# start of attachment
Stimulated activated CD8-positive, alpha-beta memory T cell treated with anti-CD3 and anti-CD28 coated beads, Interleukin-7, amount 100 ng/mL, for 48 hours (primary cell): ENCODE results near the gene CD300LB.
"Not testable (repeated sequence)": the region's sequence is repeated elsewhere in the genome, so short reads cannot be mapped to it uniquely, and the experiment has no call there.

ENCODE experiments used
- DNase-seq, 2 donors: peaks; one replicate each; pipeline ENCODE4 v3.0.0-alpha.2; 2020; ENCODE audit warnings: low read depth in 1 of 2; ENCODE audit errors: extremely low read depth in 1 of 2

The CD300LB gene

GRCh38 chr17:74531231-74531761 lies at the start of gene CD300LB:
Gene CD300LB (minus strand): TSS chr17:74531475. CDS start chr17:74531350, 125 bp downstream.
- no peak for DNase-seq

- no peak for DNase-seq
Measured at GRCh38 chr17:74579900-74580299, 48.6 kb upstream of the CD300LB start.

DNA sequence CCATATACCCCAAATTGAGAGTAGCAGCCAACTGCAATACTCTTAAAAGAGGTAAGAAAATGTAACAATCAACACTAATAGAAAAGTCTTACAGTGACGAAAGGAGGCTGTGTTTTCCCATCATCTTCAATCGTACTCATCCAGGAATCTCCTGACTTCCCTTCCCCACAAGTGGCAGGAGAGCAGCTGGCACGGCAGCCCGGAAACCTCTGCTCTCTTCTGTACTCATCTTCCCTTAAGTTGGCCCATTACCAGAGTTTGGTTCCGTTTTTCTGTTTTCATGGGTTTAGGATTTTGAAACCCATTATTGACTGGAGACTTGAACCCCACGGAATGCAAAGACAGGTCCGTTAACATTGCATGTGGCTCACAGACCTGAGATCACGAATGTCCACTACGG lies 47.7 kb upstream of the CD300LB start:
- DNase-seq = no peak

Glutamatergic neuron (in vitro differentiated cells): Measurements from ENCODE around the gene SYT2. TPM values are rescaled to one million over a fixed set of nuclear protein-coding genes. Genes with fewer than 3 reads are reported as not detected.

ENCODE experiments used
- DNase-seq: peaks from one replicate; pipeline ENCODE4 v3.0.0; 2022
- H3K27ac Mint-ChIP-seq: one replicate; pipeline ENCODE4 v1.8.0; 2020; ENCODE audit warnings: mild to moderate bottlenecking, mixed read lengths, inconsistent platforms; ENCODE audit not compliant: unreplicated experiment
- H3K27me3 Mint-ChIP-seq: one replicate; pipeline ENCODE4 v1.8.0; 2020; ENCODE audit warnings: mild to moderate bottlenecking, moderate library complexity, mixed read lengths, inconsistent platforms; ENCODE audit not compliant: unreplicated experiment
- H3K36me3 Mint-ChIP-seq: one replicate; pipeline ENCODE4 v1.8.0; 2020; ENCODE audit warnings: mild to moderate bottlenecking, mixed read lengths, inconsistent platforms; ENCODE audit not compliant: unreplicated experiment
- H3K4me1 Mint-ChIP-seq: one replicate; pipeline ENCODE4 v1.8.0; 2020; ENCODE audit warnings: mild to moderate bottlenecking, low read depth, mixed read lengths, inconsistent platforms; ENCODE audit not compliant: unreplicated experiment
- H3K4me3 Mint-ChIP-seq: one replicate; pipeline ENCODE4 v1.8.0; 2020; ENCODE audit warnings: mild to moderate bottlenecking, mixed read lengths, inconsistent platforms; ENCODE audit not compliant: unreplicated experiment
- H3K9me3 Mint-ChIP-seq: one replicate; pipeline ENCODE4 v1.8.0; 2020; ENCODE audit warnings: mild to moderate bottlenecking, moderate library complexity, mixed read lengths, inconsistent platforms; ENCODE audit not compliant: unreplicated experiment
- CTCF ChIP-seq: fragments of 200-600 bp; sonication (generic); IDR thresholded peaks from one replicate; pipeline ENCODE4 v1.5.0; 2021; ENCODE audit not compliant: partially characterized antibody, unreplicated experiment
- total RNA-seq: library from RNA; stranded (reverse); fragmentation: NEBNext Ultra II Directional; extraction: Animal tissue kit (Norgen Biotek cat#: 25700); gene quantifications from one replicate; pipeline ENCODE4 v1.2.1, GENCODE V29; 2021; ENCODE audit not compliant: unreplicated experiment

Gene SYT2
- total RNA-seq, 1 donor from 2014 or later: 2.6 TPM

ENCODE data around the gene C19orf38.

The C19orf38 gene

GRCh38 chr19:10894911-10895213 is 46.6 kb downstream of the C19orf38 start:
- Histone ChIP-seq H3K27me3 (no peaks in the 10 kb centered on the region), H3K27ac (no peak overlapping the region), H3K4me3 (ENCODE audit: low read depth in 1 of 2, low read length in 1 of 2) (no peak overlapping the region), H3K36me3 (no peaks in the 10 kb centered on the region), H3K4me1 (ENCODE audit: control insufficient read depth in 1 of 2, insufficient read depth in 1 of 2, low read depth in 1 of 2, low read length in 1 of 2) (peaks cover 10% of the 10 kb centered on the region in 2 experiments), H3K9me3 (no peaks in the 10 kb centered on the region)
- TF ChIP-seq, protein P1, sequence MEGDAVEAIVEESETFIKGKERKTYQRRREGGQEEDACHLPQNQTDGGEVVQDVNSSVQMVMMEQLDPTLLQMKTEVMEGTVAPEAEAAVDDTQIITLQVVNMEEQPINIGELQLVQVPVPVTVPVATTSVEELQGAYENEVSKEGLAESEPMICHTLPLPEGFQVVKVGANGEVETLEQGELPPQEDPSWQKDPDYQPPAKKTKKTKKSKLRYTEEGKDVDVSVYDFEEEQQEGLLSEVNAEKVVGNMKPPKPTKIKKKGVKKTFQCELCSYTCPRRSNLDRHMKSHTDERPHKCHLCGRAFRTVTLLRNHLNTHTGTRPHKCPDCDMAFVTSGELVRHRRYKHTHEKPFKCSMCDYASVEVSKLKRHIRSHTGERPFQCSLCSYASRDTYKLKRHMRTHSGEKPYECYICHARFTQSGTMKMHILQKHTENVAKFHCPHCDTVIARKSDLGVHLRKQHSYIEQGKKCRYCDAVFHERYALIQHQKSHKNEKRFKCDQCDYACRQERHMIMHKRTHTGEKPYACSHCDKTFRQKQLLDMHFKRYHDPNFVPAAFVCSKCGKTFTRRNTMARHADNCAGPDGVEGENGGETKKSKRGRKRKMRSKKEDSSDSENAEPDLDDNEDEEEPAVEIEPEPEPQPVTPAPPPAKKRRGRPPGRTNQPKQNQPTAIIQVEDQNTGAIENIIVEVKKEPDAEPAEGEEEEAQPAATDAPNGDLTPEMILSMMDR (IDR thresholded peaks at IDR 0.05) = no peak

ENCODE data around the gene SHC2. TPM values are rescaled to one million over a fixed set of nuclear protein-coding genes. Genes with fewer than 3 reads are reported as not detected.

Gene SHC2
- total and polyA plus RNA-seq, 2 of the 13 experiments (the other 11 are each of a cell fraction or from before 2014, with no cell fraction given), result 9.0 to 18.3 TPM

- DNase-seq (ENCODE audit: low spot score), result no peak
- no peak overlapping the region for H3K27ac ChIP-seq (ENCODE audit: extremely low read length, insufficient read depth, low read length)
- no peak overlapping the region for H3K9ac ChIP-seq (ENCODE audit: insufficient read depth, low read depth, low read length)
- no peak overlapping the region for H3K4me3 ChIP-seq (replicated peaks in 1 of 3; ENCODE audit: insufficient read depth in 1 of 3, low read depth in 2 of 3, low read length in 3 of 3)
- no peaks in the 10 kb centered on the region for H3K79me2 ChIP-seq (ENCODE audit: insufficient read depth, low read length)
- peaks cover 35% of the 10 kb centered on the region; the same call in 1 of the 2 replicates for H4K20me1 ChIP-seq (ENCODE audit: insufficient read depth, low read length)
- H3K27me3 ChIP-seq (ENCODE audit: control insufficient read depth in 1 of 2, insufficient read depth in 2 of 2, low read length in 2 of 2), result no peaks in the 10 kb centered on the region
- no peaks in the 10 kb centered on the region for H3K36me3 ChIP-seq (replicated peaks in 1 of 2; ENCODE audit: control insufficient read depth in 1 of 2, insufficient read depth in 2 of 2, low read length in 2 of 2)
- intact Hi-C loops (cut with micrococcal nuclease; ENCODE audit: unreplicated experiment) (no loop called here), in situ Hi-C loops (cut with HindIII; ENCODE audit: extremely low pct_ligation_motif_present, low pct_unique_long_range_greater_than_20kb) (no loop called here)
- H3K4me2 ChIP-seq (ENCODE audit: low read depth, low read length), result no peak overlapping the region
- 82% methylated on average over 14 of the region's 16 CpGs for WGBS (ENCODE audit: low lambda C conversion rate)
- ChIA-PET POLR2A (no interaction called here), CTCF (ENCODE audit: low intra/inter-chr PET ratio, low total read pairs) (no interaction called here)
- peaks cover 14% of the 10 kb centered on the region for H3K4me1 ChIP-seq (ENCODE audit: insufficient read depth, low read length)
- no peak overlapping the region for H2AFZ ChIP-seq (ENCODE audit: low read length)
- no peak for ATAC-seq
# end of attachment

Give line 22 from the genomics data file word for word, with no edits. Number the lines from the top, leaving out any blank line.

- CTCF ChIP-seq: fragments of 200-600 bp; sonication (generic); IDR thresholded peaks from one replicate; pipeline ENCODE4 v1.5.0; 2021; ENCODE audit not compliant: partially characterized antibody, unreplicated experiment